Documents considered by the Committee on 7 February 2018 Contents

1EU Antimicrobial Resistance (AMR) Action Plan

Committee’s assessment

Politically important

Committee’s decision

Not cleared from scrutiny; further information requested; drawn to the attention of the Health Committee and of the Environment, Food and Rural Affairs Committee

Document details

Communication from the Commission—A European One Health Action Plan against Antimicrobial Resistance

Legal base

Department

Health

Document Number

(38929), 11128/17 + ADD 1, COM(17) 339

Summary and Committee’s conclusions

1.1The excessive or inappropriate use of antimicrobials, such as antibiotics, has caused bacteria to become increasingly resistant to those antimicrobials to which they were previously susceptible. This is known as antimicrobial resistance (AMR) and is recognised as a challenge requiring action nationally, regionally and globally.

1.2The EU’s new AMR Action Plan is based on the One Health approach, which takes into account both human and animal health as well as the environment. The Action Plan aims to: make the EU a best practice region; boost research, development and innovation; and intensify EU efforts worldwide to shape the global agenda on AMR.

1.3At its meeting of 29 November 2017, the Committee raised a number of Brexit-related issues, to which the Minister (Lord O’Shaughnessy) has responded. The Minister acknowledges that the post-Brexit revision of AMR-related legislation could have implications for trade. As with any changes to regional or international standards, the UK will review EU developments and update domestic legislation where there is good evidence to do so.

1.4The Minister is confident that any AMR implications arising from exit can be minimised by:

1.5We note the Government’s confidence that the potential implications of the UK’s exit from the EU on tackling AMR can be managed and that the key areas of influence for the UK extend far beyond the EU. While we are pleased to note this confidence, the uncertainties that underpin the Minister’s response are nevertheless evident.

1.6We are concerned that the AMR challenges resulting from Brexit have not received the attention that such a critical issue requires. While it is clear that this is a global matter, and that national and EU-level work alone is insufficient, effective collaboration with the UK’s closest neighbours is—and will remain—crucial. Our interpretation of the Minister’s letter is that, in his view, EU membership has facilitated that collaboration. On the basis that the UK and EU will continue to enjoy a strong trading relationship, additional efforts will logically be required in order to at least maintain existing levels of animal and public health protection.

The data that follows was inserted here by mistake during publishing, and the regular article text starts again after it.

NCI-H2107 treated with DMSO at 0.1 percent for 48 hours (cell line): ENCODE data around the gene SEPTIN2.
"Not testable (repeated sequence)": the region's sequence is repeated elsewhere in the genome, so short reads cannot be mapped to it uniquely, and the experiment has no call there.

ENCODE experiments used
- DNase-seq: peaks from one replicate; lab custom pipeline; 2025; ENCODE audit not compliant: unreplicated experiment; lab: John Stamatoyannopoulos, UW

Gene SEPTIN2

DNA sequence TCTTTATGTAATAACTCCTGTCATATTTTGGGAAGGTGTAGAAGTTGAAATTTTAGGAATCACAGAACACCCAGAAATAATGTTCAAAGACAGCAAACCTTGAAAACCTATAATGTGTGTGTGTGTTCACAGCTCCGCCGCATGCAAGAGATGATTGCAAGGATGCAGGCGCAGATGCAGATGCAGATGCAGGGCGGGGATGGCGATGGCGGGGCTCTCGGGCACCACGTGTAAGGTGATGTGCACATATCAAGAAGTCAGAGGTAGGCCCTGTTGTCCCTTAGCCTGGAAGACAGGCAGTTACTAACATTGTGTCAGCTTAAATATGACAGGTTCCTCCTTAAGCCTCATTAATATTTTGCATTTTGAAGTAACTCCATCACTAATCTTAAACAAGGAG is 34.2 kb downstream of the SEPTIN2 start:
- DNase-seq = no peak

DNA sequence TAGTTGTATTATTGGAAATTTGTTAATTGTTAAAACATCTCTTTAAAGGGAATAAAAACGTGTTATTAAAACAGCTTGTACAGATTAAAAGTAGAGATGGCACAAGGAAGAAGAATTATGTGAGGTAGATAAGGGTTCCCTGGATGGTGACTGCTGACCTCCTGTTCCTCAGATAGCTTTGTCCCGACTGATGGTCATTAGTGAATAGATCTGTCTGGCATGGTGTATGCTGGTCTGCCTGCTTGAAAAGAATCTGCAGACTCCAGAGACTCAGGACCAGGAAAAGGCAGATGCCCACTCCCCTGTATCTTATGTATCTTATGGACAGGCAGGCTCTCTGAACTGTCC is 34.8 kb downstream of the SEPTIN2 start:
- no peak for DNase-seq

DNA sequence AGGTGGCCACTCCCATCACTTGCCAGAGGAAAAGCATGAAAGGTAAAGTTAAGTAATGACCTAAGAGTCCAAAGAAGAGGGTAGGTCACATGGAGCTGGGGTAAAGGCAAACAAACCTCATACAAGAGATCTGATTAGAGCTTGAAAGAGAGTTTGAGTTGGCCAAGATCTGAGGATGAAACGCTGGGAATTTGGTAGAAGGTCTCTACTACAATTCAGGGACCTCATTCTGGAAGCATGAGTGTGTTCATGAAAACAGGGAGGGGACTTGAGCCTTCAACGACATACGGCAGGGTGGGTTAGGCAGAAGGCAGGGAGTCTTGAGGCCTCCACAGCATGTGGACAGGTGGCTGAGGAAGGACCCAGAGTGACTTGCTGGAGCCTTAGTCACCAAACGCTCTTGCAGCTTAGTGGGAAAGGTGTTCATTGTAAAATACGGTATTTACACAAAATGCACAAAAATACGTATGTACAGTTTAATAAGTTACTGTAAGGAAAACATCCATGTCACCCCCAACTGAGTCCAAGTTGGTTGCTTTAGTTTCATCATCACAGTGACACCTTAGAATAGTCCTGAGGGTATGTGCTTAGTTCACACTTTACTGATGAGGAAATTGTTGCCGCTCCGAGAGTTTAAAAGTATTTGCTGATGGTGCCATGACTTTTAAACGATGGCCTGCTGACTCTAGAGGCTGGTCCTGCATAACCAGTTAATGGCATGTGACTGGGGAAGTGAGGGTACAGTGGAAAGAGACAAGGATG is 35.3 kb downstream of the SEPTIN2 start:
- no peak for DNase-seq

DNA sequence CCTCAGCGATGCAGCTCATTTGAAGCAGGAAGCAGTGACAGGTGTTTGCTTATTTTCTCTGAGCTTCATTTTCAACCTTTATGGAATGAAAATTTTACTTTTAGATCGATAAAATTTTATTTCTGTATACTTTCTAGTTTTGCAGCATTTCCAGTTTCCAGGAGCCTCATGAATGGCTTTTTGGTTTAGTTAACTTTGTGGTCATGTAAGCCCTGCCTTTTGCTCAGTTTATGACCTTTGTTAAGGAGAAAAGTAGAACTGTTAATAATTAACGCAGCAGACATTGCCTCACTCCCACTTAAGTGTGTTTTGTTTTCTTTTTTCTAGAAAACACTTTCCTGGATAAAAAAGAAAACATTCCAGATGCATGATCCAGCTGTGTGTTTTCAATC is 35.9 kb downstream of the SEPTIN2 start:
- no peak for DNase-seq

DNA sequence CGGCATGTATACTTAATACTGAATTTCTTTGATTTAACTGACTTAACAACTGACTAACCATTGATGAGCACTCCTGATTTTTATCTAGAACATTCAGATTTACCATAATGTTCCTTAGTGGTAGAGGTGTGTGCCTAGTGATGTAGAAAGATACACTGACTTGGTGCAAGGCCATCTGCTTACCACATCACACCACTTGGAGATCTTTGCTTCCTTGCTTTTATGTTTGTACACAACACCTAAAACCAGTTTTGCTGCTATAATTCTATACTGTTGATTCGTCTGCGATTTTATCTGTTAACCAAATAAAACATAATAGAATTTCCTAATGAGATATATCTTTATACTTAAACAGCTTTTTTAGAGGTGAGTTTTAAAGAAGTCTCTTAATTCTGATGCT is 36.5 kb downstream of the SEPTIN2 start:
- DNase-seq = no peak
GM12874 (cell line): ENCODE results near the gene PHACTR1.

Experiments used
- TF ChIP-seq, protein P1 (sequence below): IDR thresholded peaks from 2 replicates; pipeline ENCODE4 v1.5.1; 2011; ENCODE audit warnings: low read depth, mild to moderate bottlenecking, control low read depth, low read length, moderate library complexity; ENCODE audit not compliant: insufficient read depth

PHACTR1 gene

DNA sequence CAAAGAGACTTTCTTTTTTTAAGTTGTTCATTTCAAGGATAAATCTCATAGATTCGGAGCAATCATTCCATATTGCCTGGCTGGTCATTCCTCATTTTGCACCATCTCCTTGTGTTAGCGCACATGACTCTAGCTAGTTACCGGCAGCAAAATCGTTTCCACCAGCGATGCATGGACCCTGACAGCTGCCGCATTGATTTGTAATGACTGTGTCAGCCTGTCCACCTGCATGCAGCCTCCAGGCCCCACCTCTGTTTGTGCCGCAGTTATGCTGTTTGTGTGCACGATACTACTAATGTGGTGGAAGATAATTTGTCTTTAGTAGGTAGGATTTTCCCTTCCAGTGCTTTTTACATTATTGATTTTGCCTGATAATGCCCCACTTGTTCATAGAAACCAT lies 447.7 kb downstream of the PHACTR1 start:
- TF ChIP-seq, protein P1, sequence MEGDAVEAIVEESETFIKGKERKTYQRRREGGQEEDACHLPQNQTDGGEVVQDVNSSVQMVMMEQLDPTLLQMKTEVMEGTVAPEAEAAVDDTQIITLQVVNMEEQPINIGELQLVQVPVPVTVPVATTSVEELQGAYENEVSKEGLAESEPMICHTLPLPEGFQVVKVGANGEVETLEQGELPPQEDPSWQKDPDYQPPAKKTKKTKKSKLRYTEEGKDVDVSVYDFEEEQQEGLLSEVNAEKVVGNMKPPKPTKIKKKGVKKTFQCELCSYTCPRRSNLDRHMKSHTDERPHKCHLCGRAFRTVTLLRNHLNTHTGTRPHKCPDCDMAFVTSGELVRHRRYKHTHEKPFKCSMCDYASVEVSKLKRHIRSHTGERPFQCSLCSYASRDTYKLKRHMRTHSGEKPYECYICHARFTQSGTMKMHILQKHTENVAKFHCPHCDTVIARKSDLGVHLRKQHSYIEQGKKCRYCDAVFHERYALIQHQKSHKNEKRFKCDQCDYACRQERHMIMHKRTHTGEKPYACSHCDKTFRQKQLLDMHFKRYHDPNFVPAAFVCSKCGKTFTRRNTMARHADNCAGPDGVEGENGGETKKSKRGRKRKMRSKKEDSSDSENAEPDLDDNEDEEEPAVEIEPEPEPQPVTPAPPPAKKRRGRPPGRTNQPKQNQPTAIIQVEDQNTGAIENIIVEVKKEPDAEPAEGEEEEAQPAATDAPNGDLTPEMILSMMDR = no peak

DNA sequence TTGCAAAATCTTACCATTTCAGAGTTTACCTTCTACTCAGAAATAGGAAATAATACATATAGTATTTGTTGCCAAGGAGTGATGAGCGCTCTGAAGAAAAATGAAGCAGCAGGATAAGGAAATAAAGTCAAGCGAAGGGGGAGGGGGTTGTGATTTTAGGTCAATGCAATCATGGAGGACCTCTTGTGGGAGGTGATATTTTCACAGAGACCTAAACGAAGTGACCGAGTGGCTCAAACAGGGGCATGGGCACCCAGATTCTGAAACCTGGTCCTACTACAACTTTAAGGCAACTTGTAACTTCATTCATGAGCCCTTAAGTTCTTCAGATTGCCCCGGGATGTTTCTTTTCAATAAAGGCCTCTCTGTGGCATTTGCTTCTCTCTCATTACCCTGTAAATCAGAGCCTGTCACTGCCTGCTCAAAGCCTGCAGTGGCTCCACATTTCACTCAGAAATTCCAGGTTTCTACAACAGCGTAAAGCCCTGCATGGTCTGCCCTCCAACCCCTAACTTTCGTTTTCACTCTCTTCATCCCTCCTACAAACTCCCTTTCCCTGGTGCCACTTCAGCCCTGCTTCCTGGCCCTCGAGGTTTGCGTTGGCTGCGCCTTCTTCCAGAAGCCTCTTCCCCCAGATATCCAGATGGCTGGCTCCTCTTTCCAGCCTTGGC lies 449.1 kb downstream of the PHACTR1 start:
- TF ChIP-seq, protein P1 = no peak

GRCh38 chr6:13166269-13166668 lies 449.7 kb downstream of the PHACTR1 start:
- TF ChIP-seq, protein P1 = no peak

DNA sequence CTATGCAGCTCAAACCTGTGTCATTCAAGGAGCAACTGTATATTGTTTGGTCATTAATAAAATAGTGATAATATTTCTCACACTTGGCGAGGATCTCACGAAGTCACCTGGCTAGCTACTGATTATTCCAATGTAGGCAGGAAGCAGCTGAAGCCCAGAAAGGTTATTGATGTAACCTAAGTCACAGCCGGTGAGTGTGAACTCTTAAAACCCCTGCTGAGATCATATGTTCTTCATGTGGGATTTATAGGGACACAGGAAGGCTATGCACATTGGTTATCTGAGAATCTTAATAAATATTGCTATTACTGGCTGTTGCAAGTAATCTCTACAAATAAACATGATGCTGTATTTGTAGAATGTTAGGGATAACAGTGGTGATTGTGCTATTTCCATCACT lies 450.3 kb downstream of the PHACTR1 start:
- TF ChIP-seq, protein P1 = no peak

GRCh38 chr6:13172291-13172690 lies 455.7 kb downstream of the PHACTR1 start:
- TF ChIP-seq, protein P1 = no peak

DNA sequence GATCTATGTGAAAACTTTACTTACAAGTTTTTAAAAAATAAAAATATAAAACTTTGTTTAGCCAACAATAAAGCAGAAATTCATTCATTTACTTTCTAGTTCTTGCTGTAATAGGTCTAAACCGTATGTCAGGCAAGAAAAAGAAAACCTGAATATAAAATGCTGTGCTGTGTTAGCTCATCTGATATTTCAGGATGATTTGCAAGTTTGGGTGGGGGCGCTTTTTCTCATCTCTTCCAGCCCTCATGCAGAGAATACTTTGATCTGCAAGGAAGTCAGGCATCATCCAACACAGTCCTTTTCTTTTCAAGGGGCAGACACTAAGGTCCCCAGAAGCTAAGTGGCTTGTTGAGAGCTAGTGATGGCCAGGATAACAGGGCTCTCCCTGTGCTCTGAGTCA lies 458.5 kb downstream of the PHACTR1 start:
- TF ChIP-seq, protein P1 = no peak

1.7We appreciate current uncertainties over the precise arrangements for transition. In that light, we ask for further information from the Minister, once agreement on a post-Brexit transition agreement has been concluded, on the development of plans to mitigate the risks. By then, it should be clearer what access the UK will have to existing networks and what access might be lost.

1.8We hold the Communication under scrutiny and draw this chapter to the attention of the Health Committee and the Environment, Food and Rural Affairs Committee.

Full details of the documents

Communication from the Commission—A European One Health Action Plan against Antimicrobial Resistance: (38929), 11128/17 + ADD 1, COM(17) 339.

Background

1.9The full background to, and content of, the Communication were set out in our Report of 29 November 2017.

1.10In his original position, the Minister indicated that the proposed actions were in line with the UK AMR Strategy 2013–18 and the range of international frameworks, ambitions and commitments. The Minister noted that the new implications for domestic policy were limited to future amendments to relevant EU legislation, although the Minister judged it unlikely that such changes would be made before the UK had left the EU.

1.11At our meeting of 29 November, the Committee raised a number of issues. On the recently established AMR One Health network (consisting of government experts from the human health, animal health and environmental sectors as well as the EU scientific agencies working in the human and animal health sectors), the Committee asked: